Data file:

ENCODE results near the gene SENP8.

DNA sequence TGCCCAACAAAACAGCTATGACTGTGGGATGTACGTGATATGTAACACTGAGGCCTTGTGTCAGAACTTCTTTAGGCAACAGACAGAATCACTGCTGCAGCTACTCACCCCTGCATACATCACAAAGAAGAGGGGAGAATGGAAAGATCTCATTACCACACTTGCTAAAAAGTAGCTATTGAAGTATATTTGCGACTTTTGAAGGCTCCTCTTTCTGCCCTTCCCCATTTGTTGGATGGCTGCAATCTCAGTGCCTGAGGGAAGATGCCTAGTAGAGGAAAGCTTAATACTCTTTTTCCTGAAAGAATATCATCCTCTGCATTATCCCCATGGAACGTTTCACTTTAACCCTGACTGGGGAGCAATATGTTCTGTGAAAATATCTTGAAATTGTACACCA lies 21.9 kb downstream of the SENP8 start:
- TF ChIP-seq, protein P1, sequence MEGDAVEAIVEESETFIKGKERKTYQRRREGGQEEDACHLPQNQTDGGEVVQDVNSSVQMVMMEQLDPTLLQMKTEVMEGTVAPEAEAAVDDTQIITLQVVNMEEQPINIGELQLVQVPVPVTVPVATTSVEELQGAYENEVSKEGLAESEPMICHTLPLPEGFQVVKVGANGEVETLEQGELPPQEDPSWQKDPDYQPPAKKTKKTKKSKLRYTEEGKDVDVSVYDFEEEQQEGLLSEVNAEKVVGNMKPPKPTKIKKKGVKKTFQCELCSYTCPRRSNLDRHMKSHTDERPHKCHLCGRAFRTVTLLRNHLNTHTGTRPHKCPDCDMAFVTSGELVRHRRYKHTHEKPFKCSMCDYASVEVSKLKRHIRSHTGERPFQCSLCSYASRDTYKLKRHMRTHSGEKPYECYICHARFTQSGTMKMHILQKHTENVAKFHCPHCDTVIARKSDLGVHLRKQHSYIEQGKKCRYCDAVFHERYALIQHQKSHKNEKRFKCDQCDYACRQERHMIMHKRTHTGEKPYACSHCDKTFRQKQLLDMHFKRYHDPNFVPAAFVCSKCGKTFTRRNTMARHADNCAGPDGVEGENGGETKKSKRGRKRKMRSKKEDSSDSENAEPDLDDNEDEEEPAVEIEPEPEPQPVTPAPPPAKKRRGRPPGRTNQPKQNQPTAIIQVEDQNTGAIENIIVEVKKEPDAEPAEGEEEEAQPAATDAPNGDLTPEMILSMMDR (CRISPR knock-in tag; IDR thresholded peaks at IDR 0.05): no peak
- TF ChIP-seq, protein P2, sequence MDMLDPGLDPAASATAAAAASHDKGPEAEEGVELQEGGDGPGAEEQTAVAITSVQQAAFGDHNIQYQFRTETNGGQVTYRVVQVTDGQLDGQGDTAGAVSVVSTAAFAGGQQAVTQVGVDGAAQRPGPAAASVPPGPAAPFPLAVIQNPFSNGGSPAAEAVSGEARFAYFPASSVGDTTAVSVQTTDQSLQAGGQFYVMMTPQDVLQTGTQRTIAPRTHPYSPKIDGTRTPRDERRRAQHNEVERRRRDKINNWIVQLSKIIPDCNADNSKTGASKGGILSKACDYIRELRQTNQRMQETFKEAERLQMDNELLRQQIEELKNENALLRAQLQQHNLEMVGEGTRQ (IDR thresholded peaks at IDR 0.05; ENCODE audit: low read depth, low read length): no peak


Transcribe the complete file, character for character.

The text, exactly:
ENCODE results near the gene SENP8.

DNA sequence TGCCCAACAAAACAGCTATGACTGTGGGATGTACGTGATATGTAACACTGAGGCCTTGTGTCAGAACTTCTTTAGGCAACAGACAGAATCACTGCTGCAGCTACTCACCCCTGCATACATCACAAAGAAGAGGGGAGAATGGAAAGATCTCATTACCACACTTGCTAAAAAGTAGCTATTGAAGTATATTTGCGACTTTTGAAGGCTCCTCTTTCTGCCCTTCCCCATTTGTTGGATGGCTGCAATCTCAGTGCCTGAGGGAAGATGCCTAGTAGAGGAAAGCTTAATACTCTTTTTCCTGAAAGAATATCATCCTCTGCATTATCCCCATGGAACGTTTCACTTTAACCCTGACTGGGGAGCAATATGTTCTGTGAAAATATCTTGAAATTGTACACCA lies 21.9 kb downstream of the SENP8 start:
- TF ChIP-seq, protein P1, sequence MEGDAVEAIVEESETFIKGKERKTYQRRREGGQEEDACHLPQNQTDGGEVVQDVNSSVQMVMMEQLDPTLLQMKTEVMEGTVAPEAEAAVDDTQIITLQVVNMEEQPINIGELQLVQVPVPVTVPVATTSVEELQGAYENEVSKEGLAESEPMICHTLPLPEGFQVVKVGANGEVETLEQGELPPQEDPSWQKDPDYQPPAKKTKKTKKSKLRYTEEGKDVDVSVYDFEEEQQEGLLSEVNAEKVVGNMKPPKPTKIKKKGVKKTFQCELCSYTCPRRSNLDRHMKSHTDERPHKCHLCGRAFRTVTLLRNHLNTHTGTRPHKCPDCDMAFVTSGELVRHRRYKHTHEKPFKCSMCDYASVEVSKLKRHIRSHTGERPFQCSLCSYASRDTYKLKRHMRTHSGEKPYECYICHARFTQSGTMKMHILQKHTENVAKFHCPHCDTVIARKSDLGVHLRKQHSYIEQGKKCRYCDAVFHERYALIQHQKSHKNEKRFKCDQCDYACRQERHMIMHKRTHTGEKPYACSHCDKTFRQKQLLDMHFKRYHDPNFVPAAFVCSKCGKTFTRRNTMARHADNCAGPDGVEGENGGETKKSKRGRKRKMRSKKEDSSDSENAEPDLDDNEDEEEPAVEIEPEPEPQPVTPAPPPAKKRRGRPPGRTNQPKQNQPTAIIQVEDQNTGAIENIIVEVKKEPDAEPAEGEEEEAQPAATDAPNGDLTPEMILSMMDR (CRISPR knock-in tag; IDR thresholded peaks at IDR 0.05): no peak
- TF ChIP-seq, protein P2, sequence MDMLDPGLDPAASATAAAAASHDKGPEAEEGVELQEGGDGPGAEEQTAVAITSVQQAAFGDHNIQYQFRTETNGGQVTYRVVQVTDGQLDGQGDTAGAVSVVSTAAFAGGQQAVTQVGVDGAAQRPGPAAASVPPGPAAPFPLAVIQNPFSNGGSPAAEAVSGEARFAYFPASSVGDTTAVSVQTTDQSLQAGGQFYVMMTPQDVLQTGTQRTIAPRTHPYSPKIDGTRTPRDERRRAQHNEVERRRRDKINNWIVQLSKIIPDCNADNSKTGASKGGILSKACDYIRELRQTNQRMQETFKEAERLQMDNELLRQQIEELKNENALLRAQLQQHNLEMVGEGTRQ (IDR thresholded peaks at IDR 0.05; ENCODE audit: low read depth, low read length): no peak